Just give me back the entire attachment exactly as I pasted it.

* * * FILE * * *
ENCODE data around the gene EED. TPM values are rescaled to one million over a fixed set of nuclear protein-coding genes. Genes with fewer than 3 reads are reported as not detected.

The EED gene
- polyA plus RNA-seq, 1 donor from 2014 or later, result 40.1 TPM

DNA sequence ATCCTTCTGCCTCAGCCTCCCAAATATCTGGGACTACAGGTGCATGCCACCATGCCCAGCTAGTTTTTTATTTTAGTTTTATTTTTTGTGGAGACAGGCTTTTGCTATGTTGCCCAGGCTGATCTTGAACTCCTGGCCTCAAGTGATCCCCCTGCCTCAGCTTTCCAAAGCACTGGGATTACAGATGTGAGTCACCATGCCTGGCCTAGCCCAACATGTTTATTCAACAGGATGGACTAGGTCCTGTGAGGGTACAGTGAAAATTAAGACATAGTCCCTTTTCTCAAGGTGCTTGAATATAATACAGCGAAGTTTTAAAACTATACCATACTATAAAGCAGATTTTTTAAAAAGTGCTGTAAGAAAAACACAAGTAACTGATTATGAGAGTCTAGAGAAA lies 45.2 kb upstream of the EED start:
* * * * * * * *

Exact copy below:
ENCODE data around the gene EED. TPM values are rescaled to one million over a fixed set of nuclear protein-coding genes. Genes with fewer than 3 reads are reported as not detected.

The EED gene
- polyA plus RNA-seq, 1 donor from 2014 or later, result 40.1 TPM

DNA sequence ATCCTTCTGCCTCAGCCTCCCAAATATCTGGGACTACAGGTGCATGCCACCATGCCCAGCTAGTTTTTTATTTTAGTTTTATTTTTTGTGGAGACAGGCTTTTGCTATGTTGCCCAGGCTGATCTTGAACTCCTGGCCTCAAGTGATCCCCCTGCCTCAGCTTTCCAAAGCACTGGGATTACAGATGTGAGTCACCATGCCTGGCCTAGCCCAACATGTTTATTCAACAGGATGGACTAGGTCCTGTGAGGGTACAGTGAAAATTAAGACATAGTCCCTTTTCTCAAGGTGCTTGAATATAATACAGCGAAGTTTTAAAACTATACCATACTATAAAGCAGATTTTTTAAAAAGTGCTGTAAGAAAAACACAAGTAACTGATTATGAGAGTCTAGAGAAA lies 45.2 kb upstream of the EED start: